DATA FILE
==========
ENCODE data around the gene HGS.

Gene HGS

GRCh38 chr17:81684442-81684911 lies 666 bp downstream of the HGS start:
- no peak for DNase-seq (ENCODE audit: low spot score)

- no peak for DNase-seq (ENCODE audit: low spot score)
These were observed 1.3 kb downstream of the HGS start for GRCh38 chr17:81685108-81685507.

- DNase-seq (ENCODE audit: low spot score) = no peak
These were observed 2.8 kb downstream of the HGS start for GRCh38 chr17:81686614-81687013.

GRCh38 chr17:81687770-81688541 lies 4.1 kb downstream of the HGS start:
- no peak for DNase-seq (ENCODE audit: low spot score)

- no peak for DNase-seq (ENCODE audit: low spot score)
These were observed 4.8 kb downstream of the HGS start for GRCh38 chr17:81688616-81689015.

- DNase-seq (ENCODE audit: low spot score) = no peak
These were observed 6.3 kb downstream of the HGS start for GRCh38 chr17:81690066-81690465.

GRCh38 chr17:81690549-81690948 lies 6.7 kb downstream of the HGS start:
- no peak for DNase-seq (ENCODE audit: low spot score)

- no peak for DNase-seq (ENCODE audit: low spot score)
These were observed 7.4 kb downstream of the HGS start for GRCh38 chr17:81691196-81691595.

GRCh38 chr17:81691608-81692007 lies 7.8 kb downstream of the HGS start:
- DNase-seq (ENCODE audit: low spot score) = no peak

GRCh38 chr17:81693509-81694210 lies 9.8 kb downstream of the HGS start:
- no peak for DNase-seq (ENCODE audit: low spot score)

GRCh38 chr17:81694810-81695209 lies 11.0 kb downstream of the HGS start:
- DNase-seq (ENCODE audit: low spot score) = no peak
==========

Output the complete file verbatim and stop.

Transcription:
ENCODE data around the gene HGS.

Gene HGS

GRCh38 chr17:81684442-81684911 lies 666 bp downstream of the HGS start:
- no peak for DNase-seq (ENCODE audit: low spot score)

- no peak for DNase-seq (ENCODE audit: low spot score)
These were observed 1.3 kb downstream of the HGS start for GRCh38 chr17:81685108-81685507.

- DNase-seq (ENCODE audit: low spot score) = no peak
These were observed 2.8 kb downstream of the HGS start for GRCh38 chr17:81686614-81687013.

GRCh38 chr17:81687770-81688541 lies 4.1 kb downstream of the HGS start:
- no peak for DNase-seq (ENCODE audit: low spot score)

- no peak for DNase-seq (ENCODE audit: low spot score)
These were observed 4.8 kb downstream of the HGS start for GRCh38 chr17:81688616-81689015.

- DNase-seq (ENCODE audit: low spot score) = no peak
These were observed 6.3 kb downstream of the HGS start for GRCh38 chr17:81690066-81690465.

GRCh38 chr17:81690549-81690948 lies 6.7 kb downstream of the HGS start:
- no peak for DNase-seq (ENCODE audit: low spot score)

- no peak for DNase-seq (ENCODE audit: low spot score)
These were observed 7.4 kb downstream of the HGS start for GRCh38 chr17:81691196-81691595.

GRCh38 chr17:81691608-81692007 lies 7.8 kb downstream of the HGS start:
- DNase-seq (ENCODE audit: low spot score) = no peak

GRCh38 chr17:81693509-81694210 lies 9.8 kb downstream of the HGS start:
- no peak for DNase-seq (ENCODE audit: low spot score)

GRCh38 chr17:81694810-81695209 lies 11.0 kb downstream of the HGS start:
- DNase-seq (ENCODE audit: low spot score) = no peak